back to being Rip…

Photo: freeparkingI'm reading Mihaly Csikszentmihalyi's Finding the Flow, along with Natalie Goldberg's Wild Mind and Tim Robinson's Stones of Aran. All together: Wild Mind when I wake, Finding the Flow in the car, and Tim Robinson at bedtime. Alain de Botton's book on the Pleasures and Sorrows of Work arrived from Amazon yesterday, and I'll open it Monday, but in the meantime I'm considering reading a book I'd abandoned after thirty pages two years ago, Ray Croc's Grinding it Out. At that time I'd shut the book to open another, the Four Hour Workweek, and I'd even gone some distance with the advise I took from it, nursing a midlife crisis which departed recently, leaving me restored like after the flu.

I've enjoyed my bouts of flu, having always fed them well. I fed this other flu well too, with every indulgence it asked for, and, as with every flu, I took Sujaya down with me. She didn't complain, but I've never looked so deep into her lovely eyes as to find there what I fear. She's human, and a good one.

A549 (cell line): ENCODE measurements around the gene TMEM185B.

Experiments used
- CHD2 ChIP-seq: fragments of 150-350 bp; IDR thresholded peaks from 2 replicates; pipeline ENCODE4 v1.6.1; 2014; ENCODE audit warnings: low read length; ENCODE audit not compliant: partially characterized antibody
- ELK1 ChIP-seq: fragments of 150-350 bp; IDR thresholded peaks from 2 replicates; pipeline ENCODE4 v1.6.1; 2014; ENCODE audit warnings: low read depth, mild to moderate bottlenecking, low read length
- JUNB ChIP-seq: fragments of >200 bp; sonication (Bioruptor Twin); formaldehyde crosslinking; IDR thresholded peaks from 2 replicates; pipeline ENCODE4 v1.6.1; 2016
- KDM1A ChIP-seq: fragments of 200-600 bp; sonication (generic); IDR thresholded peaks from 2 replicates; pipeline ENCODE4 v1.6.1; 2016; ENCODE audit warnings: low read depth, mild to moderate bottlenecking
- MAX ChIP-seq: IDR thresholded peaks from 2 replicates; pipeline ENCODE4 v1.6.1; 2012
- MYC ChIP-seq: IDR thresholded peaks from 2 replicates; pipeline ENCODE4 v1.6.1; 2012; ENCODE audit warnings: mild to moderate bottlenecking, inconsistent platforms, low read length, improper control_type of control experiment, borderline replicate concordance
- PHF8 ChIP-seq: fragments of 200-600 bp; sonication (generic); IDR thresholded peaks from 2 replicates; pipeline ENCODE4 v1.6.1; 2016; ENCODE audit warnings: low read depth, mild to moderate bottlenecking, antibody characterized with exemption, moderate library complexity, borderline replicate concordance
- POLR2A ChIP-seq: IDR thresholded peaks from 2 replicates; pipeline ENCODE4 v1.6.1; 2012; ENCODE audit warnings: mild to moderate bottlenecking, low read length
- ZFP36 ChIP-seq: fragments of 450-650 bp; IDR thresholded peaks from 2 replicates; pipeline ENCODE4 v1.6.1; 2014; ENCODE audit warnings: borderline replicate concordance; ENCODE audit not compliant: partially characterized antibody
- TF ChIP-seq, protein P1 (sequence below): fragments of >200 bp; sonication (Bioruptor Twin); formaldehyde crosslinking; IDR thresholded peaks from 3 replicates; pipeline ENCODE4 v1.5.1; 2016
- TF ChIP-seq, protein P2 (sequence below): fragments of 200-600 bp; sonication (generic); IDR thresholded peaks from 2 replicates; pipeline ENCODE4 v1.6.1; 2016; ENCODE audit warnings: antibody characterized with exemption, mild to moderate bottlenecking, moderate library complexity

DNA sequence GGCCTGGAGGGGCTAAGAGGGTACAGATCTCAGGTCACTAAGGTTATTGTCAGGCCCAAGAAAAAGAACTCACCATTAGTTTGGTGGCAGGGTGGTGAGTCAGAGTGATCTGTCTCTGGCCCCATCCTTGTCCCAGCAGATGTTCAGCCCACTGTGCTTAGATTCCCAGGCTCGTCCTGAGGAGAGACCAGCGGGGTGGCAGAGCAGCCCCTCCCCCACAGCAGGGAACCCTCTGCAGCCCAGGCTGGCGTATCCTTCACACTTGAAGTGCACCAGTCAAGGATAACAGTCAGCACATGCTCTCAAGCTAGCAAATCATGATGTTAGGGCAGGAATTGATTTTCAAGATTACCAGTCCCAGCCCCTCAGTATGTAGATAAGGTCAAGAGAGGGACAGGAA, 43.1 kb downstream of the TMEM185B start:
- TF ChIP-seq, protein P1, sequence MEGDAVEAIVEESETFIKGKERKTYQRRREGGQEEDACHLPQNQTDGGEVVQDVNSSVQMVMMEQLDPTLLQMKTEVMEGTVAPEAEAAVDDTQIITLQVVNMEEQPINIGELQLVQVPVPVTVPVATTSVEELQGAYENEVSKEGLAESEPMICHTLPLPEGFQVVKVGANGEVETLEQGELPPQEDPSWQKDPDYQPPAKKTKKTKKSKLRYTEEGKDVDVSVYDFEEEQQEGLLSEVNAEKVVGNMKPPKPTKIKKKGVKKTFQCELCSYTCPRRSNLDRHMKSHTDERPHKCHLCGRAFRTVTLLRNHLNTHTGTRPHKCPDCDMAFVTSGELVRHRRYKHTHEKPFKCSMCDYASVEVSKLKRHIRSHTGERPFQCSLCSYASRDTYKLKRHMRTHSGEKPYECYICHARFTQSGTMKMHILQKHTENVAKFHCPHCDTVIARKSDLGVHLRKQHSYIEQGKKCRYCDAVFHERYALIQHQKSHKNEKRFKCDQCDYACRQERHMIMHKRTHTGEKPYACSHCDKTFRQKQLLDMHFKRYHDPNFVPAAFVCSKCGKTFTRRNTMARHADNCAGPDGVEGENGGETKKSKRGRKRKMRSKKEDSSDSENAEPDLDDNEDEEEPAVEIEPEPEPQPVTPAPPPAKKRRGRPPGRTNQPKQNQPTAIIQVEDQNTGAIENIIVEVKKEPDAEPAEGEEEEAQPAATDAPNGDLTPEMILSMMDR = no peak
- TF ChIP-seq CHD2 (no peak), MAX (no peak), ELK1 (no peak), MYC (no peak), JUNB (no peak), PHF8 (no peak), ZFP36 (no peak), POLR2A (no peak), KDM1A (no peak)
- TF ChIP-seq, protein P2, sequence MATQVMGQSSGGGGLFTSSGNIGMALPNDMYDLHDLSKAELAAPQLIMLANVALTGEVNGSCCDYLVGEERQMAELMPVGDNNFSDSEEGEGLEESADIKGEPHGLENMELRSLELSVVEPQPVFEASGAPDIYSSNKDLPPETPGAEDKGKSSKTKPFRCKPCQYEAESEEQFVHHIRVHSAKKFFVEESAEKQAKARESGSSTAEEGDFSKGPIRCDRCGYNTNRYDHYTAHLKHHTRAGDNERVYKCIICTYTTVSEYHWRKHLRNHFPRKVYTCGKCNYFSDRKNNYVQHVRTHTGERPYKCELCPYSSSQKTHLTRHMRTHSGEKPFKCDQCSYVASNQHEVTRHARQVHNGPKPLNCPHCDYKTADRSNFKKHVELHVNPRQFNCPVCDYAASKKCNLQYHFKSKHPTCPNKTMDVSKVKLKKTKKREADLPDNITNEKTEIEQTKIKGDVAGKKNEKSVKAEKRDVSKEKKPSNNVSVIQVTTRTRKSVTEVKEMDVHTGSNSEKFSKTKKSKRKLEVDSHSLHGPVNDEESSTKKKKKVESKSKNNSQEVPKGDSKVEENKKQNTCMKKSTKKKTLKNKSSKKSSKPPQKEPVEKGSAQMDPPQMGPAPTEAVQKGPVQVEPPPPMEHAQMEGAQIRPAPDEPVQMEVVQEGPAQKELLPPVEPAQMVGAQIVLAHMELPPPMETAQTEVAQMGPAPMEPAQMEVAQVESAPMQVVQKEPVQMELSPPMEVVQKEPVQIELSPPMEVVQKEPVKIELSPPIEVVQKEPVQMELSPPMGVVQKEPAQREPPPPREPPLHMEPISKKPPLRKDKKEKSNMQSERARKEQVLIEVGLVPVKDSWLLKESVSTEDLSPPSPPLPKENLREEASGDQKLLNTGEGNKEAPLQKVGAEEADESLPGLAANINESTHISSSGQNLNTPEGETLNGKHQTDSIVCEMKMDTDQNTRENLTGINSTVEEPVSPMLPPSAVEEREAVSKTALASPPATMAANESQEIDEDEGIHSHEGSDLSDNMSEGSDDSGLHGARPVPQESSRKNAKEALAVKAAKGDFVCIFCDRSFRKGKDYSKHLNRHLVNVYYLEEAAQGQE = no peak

Last month I went to the Aravind Eye Hospital and its manufacturing arm, Aurolabs. They showed me a documentary on their founder, Dr.Venkataswamy. He died three years ago, aged 86, and until his last days he appeared for work every morning at seven. A month before I visited his hospital an incident occurred in my main factory which proved cathartic (I'm sorry to state it like in the horoscope columns). I should have gone down in that incident, but I seem to have fled upward.

I'd figured a retirement would be good for me, and that I'd go see the world at my slow pace. I read Amitav Ghosh and went to Cambodia and to Mauritius and planned a visit to Egypt, and I watched Kurosawa and walked about Tokyo and Kyoto for two weeks. I wrote a bit and believed I should write much more and searched in Istanbul and Kandy and Colombo for the sense of how Pamuk and Ondaatje had let fall their minds on hometown. For twenty years I'd been sunk in my work, had been lost in its slumber, been a van-Winkle. When I woke three years ago and went loafing I thought it would be fun, but it seems better to go back to work, to be lost up there another twenty years, to being Rip again.

This week in the office I used snatches of free time to progress a para at a time through Jim Collins' Good to Great, and finished today the chapter on Level 5 Leaders. In the evening I lingered a long time on that English poet's line, that there's plenty of sleep after the journey is done. You may know the poem: Reveille.

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